Kingscote Barn Wedding Photography by London Wedding Photographer Mat Quake. This is a very early sneak peek at a few photographs taken at Karen and Craig’s wedding held at Kingscote Barn, Tetbury. If I have never photographed at a wedding venue before then I always do lots of research, searching for the best locations to photograph the bride and groom. The first step is to have a look at what other photographers have done, so I can quickly establish what not to do. Not for any other reason than wanting to do something a bit different with the environment. Have a look at these four, very differently, executed images.
It’s unusual for me to place myself so far away from the bride and groom but I wanted the first image we did together to have a sense of scale. I also hadn’t seen any other photographer take advantage of this backdrop, seen from the barn’s garden, in this way. Exposing as much of the road in view as possible was important to me in this shot because I wanted to emphasise their journey. The farm at the top of the frame was actually quite poignant too because Craig has a keen interest in dairy farms and farming. Same image below, in colour, with a blur effect executed in Photoshop, providing a completely different feel to the photograph.
Moving further up the road we find an open plane near the entrance to Kingscote Barn. I was instantly drawn to this tree when I first visited the barn the day before. With gray clouds hovering above and rain imminent I decided to make good use of this one spot for a few different frames. I deliberately wanted the tree bang in the centre of the frame, strong and dominant, symbolising strength, endurance and longevity.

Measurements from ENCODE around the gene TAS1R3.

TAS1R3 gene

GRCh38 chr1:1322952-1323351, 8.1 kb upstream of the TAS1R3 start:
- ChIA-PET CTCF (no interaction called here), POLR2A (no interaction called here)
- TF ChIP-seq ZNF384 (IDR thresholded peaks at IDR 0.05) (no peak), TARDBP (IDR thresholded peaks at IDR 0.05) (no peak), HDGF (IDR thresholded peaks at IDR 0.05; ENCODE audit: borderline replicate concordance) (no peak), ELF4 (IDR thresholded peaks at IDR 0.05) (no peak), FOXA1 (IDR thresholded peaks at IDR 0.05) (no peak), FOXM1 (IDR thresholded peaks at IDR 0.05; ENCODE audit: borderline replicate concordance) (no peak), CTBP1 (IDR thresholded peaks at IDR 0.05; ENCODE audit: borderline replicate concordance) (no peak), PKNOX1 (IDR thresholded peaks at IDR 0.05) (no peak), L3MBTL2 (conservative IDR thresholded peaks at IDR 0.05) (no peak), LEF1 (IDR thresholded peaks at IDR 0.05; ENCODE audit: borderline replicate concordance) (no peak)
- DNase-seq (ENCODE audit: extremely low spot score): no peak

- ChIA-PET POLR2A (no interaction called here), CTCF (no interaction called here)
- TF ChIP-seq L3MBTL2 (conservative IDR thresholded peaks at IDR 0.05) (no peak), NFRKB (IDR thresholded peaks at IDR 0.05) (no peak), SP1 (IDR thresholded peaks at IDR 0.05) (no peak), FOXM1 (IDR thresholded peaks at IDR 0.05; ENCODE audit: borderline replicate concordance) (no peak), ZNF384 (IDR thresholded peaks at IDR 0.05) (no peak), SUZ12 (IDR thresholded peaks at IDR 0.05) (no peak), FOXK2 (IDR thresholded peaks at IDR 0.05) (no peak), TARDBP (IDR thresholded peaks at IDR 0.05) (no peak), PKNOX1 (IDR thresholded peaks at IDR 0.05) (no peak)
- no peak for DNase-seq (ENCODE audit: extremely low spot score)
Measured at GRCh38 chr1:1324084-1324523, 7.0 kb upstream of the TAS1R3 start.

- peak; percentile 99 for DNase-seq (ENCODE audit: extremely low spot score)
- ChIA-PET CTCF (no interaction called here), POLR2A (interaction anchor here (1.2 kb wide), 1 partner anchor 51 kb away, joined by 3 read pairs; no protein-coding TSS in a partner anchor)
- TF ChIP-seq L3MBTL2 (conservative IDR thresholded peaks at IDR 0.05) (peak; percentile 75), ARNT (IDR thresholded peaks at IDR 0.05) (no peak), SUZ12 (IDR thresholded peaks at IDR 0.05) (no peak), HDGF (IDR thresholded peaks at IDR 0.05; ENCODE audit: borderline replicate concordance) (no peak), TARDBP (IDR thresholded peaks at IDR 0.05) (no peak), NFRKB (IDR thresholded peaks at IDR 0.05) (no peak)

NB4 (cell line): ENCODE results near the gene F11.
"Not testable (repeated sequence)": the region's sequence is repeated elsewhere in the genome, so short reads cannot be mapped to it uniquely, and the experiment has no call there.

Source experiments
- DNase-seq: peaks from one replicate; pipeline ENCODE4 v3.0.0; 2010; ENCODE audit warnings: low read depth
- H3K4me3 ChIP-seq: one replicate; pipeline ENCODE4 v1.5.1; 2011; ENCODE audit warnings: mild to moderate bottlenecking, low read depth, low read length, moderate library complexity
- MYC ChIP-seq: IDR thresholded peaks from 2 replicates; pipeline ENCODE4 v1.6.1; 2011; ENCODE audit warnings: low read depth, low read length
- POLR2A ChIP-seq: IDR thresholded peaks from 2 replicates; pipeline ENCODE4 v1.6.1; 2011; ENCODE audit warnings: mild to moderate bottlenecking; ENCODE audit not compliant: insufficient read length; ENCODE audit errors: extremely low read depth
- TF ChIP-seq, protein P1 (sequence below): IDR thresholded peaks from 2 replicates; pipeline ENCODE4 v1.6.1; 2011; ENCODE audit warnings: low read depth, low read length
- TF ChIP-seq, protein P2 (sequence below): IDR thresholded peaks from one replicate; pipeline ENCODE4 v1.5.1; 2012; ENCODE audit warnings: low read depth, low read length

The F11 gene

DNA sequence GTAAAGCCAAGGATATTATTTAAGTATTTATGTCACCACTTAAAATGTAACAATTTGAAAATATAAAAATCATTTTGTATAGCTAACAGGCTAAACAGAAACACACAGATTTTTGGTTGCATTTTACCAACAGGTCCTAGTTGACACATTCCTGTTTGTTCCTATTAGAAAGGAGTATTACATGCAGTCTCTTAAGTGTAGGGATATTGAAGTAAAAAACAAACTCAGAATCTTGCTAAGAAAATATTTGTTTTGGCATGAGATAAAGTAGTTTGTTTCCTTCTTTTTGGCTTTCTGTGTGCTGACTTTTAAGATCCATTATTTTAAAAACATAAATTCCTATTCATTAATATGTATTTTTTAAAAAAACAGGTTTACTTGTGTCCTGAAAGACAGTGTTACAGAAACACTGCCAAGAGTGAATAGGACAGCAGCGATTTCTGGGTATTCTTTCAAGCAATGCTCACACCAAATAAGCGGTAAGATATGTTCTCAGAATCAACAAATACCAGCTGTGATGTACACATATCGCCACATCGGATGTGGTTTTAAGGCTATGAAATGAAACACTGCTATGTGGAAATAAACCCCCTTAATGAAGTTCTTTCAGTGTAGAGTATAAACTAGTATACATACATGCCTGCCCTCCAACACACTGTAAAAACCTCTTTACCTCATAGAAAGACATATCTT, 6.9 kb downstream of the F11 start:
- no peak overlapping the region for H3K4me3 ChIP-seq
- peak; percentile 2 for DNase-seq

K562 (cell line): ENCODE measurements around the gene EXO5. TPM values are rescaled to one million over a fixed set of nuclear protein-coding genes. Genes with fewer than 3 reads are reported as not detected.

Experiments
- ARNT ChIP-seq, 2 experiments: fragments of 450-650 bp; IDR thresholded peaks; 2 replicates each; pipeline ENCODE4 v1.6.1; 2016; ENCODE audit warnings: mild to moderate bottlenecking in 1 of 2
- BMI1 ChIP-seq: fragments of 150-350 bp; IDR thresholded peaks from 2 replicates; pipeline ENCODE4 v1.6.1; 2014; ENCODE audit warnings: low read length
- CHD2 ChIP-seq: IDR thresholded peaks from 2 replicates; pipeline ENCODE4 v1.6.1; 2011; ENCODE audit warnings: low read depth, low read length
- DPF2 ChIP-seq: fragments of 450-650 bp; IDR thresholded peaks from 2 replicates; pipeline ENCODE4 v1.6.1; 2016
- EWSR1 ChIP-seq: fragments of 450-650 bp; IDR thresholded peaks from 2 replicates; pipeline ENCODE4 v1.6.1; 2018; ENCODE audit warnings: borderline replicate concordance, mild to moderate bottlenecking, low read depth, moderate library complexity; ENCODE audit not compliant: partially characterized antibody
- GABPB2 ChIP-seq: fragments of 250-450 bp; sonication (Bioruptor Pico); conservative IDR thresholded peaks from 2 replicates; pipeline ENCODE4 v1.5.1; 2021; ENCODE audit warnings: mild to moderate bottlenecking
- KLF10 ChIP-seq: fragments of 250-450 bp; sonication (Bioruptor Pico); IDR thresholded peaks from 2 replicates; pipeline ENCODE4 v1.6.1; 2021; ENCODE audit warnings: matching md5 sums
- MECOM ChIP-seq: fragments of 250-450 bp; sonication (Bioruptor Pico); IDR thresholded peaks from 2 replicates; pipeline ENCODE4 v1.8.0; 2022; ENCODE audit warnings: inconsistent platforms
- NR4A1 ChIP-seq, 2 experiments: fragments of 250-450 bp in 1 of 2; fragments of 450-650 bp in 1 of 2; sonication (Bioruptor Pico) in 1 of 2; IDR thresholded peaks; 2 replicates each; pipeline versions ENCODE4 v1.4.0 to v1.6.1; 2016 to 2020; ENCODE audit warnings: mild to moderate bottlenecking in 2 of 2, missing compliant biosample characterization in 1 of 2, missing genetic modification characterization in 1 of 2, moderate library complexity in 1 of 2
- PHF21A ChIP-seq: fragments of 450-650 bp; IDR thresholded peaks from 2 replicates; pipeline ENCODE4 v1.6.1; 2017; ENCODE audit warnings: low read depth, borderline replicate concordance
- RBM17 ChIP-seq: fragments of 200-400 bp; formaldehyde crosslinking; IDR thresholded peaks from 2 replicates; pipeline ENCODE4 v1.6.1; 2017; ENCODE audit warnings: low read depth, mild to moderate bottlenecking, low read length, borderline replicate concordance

Something a bit more posed, with Craig & Karen looking off to the distant horizon. I am mixing off camera flash with ambient light here so I can control the level of light in the clouds. The filters I have used in photoshop were designed to add warmth to the photograph and a hint of contemporary vintage. The tree plays a ‘symbolising’ role here too, and also helps to frame them on the right of the image.
I like this type of composition, leading the viewer into the context of the image using, as per this example, the stone wall. It’s simple, been done a thousand times by endless photogrpahers, but that’s because it’s pleasing to the eye. We can see the farm in the distance from the earlier shots, which I deliberately kept in frame so as to help tell the story (they didn’t walk all that way, Henry took us – my Golf, aptly named by my two year old daughter). By asking Karen to hold just before they kissed and through using an angle that helps show her closed eye and mouth, the connection between them becomes much more romantic.